Life kept progressing. I met and married Mrs B, we started attending another church and I ended up running the sound department for a couple of years. Things expanded once again only now, I wasn’t so keen to learn. I was tired of singers acting like prima donnas and thinking that the singing was the most important part. I was tired of old people complaining that they couldn’t hear and young people complaining that it was too loud. I was tired of people coming up to me at 9am Sabbath morning and saying “Oh, by the way, can we do X” and them expecting miracles. They had no idea what they were asking and when we regularly overcame the hurdles and did what they asked, they just assumed it was normal and kept asking for more and more. And if you said “no”, boy, they looked at you like you were the devil incarnate!

In ’18 we began attending our current church and I helped out with sound for about a year. At our current church, worship through song is as big a part as the sermon and contemporary worship music was the name of the game. I eventually had to stop being part of the sound crew because I couldn’t take it. Even now, we come later so as to avoid the majority of the music. Neither I or Mrs B like contemporary and we just want the old hymns.

So right now, music is a very small part of my life. I probably voluntarily listen to music once or twice a month and if it was down to zero I’d be ok. I know this is just a phase and at some point I’ll get into another aspect of music. I’ll be interested to see what that is when it happens ๐Ÿ˜€

bookstooge (Custom)

48 thoughts on “A History of ….. Music

  1. Thank you for the lesson in Stooge world man. While we differ a lot when it comes to music tastes, me having quite a strong connection to what i losten too. I never picked up any musical instrument. Wish i did tho, wouldve loved to see if i couldve made something out of it

    Liked by 1 person

      1. Had to wiki it as it’s just a phrase I’ve always used without knowing it’s provenance, mind you I don’t think anyone is totally sure where it comes from, but this is the best I found:

        Soft Mick is a name used to describe an extravagance in East Lancashire and West Yorkshire
        Soft Mick is seemingly used more in Accrington in conjunction with shoes “More shoes than Soft Mick” Leading some to believe that Soft Mick may have been a Irish shoe peddler working around Accrington, East Lancs, in the early 1900s.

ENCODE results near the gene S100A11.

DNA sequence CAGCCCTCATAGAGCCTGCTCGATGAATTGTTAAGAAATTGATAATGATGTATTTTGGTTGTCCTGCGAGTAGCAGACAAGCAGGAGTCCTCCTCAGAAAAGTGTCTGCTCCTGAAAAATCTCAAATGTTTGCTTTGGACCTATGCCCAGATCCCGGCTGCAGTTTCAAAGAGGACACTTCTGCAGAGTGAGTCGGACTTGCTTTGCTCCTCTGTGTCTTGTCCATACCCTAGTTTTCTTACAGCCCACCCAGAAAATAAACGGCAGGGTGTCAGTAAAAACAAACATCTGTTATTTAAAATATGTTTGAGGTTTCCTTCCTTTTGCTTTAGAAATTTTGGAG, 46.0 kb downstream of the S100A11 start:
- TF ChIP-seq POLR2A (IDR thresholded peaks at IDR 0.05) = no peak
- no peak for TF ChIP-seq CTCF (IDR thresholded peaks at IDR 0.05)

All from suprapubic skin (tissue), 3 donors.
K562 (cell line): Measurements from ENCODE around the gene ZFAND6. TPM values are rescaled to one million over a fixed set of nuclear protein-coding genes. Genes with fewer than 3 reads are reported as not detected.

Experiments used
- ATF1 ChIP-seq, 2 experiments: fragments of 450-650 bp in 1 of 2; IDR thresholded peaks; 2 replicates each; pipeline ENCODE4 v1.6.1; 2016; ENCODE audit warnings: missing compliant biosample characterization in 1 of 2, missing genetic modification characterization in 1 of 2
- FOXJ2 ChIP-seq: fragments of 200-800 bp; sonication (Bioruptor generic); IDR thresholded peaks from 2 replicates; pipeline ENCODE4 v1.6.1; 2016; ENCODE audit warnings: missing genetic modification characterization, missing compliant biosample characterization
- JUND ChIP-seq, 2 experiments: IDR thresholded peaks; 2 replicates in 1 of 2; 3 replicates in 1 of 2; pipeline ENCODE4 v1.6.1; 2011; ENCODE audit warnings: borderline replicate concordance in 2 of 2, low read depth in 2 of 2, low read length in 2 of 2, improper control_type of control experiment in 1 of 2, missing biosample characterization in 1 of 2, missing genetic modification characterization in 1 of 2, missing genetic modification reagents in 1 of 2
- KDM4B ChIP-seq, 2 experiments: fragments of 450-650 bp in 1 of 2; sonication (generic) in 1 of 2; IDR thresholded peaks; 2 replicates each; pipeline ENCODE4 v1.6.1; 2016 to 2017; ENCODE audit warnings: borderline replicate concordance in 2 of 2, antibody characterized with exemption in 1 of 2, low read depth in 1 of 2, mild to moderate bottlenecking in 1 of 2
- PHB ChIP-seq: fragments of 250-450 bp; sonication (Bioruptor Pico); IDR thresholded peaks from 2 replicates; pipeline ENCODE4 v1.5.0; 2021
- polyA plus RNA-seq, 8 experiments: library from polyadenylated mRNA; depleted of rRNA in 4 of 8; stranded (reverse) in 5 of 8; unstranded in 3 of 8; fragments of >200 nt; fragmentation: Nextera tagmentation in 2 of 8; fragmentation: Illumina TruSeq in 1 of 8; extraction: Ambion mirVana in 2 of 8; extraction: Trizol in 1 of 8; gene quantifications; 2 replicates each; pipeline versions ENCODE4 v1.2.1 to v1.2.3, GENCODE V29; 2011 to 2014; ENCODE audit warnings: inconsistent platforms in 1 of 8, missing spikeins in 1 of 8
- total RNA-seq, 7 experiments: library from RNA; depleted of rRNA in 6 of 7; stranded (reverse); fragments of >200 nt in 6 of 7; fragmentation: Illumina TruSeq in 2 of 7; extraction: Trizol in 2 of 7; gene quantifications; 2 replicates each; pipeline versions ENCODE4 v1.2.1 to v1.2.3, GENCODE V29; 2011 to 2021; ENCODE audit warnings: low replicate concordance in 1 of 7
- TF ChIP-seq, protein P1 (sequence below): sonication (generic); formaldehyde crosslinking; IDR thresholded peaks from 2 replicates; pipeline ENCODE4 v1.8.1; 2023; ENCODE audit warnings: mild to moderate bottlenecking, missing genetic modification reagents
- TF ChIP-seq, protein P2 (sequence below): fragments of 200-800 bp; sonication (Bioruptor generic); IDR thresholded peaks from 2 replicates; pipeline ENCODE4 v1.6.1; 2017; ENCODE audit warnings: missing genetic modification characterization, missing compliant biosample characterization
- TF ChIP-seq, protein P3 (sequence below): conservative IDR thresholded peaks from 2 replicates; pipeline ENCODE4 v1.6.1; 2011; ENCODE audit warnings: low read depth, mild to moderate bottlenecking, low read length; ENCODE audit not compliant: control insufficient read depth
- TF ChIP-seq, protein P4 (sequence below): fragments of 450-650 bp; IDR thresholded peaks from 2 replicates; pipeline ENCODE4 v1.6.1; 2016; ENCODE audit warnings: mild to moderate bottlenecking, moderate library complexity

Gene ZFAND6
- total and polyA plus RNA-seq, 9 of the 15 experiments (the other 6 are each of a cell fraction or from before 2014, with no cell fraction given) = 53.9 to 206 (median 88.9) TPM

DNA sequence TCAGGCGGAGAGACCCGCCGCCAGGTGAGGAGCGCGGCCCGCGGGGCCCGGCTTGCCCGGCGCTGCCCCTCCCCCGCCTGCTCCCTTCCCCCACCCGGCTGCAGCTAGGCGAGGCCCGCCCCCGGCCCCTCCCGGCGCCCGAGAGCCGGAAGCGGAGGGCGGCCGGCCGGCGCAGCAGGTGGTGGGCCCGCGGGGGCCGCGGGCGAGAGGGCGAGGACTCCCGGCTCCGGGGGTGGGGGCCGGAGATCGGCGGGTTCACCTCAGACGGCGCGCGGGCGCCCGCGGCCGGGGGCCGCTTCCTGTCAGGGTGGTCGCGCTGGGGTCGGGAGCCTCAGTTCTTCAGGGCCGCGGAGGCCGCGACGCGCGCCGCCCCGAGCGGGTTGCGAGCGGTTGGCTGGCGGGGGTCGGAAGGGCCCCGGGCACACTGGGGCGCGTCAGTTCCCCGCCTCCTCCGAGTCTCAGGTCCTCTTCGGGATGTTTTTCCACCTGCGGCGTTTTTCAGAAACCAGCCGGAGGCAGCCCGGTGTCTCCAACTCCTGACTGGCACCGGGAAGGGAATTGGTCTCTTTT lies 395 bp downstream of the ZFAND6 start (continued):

I used to play an acoustic 6 string when in my teens and toured the local folk clubs and pubs with my Len my guitar yteacher at school and 6th former who was really good, but I’ve forgotten his name.

        Liked by 1 person

  2. Very nice share, Mr Bookstooge. Recorder and cello for me in school.

    My parents silent days were over when I learned how to plug the boom box into the 4×12 guitar amp speaker cabinet and also playing drums on the computer desk.

    Liked by 1 person

  3. I have never really listened to music. As a kid I would put on classical stuff (yeah, I was Not one of the cool kids), and whatever my parents listened to. In high school I would listen to movie soundtracks. And now Iโ€™ll prob put an audiobook on rather than music. And when I do it will be some โ€˜epicโ€™ instrumental stuff, or the classic rock radio station (the stuff my parents listened to๐Ÿ˜‹). I am completely in the dark when it comes to current and pop music….

    Liked by 1 person

    1. I don’t remember our household being a very musical one. We definitely didn’t listen to the radio music. I think my folks had some records of 4part harmony singers and brass brands?

      How far back do you like for listening for rock? I can handle from the 40’s up to the mid-60’s but after that, not so much except for individual songs (not even bands). Today? Yeah, not so much ๐Ÿ˜€

      Liked by 1 person

  4. I enjoyed that sneak peek into Bookstooge’s life ๐Ÿ˜€
    I only ever played a little bit on flute in my school years, and than a bit on the classical guitar. But I do listen to music a lot, though not while reading/writing ๐Ÿ˜‰

    Liked by 1 person

          1. I have my favorites which I always like to listen to, but mood plays a role, definitely. I generally listen to instrumental music and classic to progressive rock so the choice is wide ๐Ÿ™‚

            Liked by 1 person

  5. Well, for someone who declares to have only a passing acquaintance with music, your past history with it seems quite intense! ๐Ÿ˜€
    For me music is an important background of my day: I like to have some music play while I read, or while I drive and when I take some long walks I never go out without my mp3 player. Call me addicted… ๐Ÿ˜‰

    Liked by 1 person

    1. Yeah, I have VERY strong opinions on music. I think I kept my opinions in check here, as that wasn’t the point of the post. But I’ve delved deeper than I normally would because of those opinions ๐Ÿ˜€